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BizReport : Email Marketing : April 21, 2016

Research reveals the effect on Brits of crying emoji in email subject lines

How do you get British people to open an email? Use emoji and sarcasm, according to the latest findings of research by email provider Mailjet.

by Helen Leggatt

Earlier this year, Mailjet research told us that Brits are not put off by cheeky email subject lines. In fact, according to the email provider's research, including an old-fashioned or 'soft' swear word such as 'numpty' or 'Gordon Bennett' in an email's subject line actually increased open rates by as much as 28.6% (when compared with the average open rate of emails sent to the same distribution list without any swear words included).

Now, Mailjet has released more data that shows Brits are 63% more likely to open an email that has an emoji accompanying the subject line - and, if that emoji contradicts or corresponds with the tone of the email subject line to indicate sarcasm, open rates almost doubled. An example being the subject line "Do your emails look this good?" accompanied by the 'crying emoji' which increased open rates by a whopping 95%.

In fact, crying emojis were found to generate the best results. The 'face with tears of joy' emoji saw open rates of 41% and the 'loudly crying' emoji 39%.

"Sarcasm, the research shows, has been unlocked by the growing popularity of these expressive little icons," says Amir Jirbandey, UK marketing manager at Mailjet. "By choosing an emoji that contradicts or corresponds with the message a marketer is looking to deliver, marketers can deliver far greater clarity in their intent to help, entertain or relate with their target audience."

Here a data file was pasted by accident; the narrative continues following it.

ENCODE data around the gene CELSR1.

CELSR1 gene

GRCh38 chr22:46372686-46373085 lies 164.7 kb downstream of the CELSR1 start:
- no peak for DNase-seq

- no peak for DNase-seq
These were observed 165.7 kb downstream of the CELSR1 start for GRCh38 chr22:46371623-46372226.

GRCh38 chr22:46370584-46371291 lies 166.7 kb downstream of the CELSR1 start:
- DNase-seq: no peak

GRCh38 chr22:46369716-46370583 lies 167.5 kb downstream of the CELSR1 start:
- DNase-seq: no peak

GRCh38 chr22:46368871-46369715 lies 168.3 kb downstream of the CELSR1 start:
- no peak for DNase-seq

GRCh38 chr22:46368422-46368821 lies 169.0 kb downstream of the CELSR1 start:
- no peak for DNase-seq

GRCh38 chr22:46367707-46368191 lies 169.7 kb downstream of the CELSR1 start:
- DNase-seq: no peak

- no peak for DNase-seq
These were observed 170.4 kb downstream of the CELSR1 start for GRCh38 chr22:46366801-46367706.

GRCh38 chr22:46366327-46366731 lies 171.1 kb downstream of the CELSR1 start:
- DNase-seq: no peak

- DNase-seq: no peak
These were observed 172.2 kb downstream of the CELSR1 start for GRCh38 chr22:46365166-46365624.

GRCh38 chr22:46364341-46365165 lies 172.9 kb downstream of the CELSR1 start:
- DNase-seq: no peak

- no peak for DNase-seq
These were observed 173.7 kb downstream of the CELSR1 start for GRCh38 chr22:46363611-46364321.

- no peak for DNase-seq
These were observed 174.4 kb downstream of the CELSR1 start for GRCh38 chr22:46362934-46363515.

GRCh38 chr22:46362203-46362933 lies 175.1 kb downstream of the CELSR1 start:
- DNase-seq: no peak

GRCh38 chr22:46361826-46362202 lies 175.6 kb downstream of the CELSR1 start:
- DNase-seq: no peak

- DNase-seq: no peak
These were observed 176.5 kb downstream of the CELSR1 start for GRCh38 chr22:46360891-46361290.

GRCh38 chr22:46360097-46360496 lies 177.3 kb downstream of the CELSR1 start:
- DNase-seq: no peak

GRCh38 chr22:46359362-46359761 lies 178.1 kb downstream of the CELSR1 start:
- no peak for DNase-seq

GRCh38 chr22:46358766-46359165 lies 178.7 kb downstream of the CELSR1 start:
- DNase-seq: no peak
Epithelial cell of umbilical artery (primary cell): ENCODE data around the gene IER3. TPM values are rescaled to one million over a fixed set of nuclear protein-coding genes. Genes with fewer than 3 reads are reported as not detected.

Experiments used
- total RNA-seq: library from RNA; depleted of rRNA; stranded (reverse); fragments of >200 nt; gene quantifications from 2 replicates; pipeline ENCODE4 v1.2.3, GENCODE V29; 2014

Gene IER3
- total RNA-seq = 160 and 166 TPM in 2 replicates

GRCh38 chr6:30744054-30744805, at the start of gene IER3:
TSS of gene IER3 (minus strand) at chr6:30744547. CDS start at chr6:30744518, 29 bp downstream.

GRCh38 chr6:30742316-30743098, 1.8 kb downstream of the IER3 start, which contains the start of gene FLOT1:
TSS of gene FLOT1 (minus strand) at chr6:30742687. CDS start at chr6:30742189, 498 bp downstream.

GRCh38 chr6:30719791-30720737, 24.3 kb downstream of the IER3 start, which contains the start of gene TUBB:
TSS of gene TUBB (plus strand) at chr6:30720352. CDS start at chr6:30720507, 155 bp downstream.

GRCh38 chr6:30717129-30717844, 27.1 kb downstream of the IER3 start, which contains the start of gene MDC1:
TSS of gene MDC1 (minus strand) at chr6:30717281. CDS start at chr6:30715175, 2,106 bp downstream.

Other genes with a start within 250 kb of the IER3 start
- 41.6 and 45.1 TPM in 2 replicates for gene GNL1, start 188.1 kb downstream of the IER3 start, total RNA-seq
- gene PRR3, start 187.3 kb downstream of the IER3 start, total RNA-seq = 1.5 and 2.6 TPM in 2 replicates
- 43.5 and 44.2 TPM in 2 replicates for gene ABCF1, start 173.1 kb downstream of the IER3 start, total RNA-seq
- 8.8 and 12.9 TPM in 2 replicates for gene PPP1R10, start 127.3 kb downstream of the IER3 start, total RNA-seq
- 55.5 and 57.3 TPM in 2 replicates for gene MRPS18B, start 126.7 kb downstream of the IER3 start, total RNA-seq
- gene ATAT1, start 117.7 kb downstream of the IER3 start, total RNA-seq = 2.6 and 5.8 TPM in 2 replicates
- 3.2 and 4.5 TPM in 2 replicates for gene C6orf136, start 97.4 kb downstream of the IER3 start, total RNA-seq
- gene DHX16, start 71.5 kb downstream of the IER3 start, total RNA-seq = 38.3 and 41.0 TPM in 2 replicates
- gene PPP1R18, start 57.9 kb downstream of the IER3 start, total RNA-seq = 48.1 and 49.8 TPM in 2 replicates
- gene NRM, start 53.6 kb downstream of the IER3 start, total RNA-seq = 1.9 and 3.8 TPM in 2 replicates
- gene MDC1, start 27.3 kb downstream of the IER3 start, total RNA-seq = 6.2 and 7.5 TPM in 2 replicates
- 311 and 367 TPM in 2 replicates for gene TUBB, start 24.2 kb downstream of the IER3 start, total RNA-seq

However, don't expect this tactic to work as well outside of the UK. In the US, the increase in open rates from emoji use was lower (43% increase) - and in the case of using soft swear words, open rates actually fell in the US. In France, use of emoji in subject lines caused a decrease of 11% in open rates. So emoji use should be carefully implemented and certainly not used in lists that contain recipients from multiple cultures.

Furthermore, if planning to use emoji in email campaigns, they should be tested to ensure they will render on platforms they will be viewed on.

Tags: email content, email marketing, emoji, research, subject lines

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